Friday, August 16, 2013

David Silverman Swingin' Sweet Paddle Wheel 1995

Swingn' Sweet

A throw back vocalist that never went away and is returning to the at times most unforgiving cultural waste land that is Los Angeles.
Brent Black / @CriticalJazz

To be clear, in the spirit of Randy Newman I do indeed love L.A.! What is frustrating as a critic is that with the changing sonic landscape, social media and a culture that is more fragmented today from a musical standpoint, the fundamentals of great American music are being politely cast aside in favor of what can be best termed as the flavor of the month.

Remember melody? Syle, elegance and a warm lyrical sophistication never go away quietly. Connectivity is as much a key component to the success of any artist as their actual talent. David Silverman has little trouble with this as evidenced on the 1995 recording Swingin' Sweet. Having reviewed another Silverman release from the mid 1990's aptly title Softly:

The importance of connectivity from a vocalist was discussed. The issue of credibility is just as important and quickly put to rest with an appearance from jazz legend Harry "Sweets" Edison on the Benny Carter classic "When Lights Are Low" while the great Johnny Mandel lends a production hand on one of his tunes "I Won't Believe My Eyes." The music business embraces the archaic if not short sighted notion of "what have you done for me lately" and "yesterdays news" almost to a fault.
There is no such thing as yesterdays news, a good story much like good talent and material stand the test of time. The Great American Songbook is a fresh and vibrant today as it was sixty years ago with the only difference being the talent level singing these American classics has dwindled to but a handful of serious vocal talent. David Silverman is but one.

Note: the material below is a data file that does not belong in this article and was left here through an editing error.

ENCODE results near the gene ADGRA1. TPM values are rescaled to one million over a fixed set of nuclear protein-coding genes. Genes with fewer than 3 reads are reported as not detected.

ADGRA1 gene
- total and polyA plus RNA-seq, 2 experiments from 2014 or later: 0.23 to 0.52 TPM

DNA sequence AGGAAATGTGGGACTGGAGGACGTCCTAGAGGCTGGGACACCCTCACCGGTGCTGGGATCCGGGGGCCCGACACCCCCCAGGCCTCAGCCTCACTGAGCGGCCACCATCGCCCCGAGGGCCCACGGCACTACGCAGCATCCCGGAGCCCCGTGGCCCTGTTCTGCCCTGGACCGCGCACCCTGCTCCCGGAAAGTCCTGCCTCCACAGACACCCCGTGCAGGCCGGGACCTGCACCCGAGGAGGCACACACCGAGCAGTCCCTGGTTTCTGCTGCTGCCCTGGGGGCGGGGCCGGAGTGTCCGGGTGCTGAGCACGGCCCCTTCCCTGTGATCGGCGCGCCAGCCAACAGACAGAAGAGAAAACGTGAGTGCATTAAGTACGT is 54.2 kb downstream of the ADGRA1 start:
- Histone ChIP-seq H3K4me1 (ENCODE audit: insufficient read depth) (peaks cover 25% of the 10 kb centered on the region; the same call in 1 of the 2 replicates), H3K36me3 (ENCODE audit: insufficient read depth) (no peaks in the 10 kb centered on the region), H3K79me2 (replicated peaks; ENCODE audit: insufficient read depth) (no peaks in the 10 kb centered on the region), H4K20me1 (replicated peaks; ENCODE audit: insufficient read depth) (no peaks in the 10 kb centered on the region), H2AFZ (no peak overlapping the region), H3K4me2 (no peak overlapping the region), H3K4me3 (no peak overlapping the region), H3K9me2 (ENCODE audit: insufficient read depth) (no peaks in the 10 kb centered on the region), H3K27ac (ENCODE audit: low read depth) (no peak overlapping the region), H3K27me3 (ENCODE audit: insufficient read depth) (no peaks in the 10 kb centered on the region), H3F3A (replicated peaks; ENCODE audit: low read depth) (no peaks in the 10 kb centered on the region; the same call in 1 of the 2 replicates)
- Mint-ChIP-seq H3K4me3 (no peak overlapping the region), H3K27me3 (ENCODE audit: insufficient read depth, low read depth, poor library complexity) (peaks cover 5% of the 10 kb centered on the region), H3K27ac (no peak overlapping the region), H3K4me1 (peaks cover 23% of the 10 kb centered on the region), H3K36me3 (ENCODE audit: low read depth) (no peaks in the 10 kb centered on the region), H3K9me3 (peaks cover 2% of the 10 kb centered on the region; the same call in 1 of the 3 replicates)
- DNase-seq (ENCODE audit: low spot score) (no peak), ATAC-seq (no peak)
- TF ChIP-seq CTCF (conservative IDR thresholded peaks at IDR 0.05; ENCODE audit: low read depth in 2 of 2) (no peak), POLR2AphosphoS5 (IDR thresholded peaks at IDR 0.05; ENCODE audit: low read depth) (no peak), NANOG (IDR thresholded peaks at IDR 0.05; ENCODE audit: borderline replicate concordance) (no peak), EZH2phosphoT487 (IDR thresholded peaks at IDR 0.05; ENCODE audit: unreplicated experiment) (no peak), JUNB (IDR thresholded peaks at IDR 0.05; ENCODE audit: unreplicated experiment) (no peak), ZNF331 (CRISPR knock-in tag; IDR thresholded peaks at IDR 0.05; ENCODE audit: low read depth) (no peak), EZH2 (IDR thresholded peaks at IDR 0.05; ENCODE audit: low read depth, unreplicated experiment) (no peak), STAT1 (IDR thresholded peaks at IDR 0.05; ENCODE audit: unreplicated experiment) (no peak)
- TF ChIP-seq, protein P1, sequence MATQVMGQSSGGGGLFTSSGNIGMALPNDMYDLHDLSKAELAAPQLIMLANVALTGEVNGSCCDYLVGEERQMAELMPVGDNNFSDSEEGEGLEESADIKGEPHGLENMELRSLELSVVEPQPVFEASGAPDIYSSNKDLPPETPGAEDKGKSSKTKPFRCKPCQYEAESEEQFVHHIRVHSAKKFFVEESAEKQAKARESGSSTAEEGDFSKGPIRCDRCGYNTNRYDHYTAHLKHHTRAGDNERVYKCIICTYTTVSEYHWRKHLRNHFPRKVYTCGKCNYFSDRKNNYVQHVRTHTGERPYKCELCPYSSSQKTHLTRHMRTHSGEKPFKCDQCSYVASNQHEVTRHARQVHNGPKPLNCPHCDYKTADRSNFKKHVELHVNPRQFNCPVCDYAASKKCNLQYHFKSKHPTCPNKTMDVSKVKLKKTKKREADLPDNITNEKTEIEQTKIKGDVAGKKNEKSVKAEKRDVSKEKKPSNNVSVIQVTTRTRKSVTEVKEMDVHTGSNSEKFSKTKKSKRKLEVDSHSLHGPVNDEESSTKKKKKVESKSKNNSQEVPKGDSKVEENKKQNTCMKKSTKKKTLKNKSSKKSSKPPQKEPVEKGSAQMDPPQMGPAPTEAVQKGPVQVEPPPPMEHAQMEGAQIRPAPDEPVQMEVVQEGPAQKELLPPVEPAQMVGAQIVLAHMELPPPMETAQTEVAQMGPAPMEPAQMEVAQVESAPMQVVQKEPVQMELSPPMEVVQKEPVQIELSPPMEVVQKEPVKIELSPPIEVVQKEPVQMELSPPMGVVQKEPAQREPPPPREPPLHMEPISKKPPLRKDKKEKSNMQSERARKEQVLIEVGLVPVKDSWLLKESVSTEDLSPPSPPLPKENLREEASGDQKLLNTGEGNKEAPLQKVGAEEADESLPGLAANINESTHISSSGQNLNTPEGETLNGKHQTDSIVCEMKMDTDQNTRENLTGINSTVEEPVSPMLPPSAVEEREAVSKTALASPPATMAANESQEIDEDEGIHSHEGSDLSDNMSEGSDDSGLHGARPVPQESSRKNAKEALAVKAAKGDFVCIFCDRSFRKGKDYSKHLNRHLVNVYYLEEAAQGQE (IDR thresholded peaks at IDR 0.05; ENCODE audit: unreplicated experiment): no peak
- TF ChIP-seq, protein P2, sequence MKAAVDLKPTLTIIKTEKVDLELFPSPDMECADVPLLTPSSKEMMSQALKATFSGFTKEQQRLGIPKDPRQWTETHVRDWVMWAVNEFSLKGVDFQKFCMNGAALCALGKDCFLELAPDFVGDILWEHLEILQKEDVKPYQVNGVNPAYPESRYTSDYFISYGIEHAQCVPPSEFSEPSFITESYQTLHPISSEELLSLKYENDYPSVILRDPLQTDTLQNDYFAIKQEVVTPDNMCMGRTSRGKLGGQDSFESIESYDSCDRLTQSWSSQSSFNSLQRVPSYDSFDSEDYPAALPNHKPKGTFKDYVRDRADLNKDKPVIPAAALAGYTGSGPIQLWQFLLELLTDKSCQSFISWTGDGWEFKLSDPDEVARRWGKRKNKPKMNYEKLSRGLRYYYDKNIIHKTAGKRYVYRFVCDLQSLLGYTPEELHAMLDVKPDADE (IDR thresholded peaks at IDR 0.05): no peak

Most critics avoid back catalog like the plague and lack the understanding that part of being a good music journalist is finding the stories of artists that are still more than commercially viable "product" but are in face the musical connection between generations that play such a vital role in not only saving but promoting a piece of American musical history that may otherwise die a slow corporate inflicted death.

I will be taking a look at another release from Silverman in the near future. Currently back after eighteen years of making a successful career in Japan, Silverman is shopping labels. For my money it is not if but when a signing takes place and I am betting sooner than later.

 Five_star_rating : Five stars ratings Stock Photo

Tracks: When Lights Are Low; I Just Found Out About Love; I Won't Believe My Eyes; I Can't Take You Nowhere; Frim Fram Sauce; I Fall In Love Too Easily; I'm Just A Lucky So-And-So; Only Trust Your Heart; Don't Let It Go To Your Head; You Made Me Love You; Sunday In New York; London By Night; The Shadow Of Your Smile; A Song For Christmas; Tough The Earth; The Old Devil Called Love; Rock Me To Sleep.

Personnel: David Silverman: Piano and Vocal; Harry "Sweets" Edison: Trumpet; Gordon Brisker: Tenor Sax / Flute; Andy Simpkins: Bass; Robert Daugherty: Bass; Jim Paxson: Drums.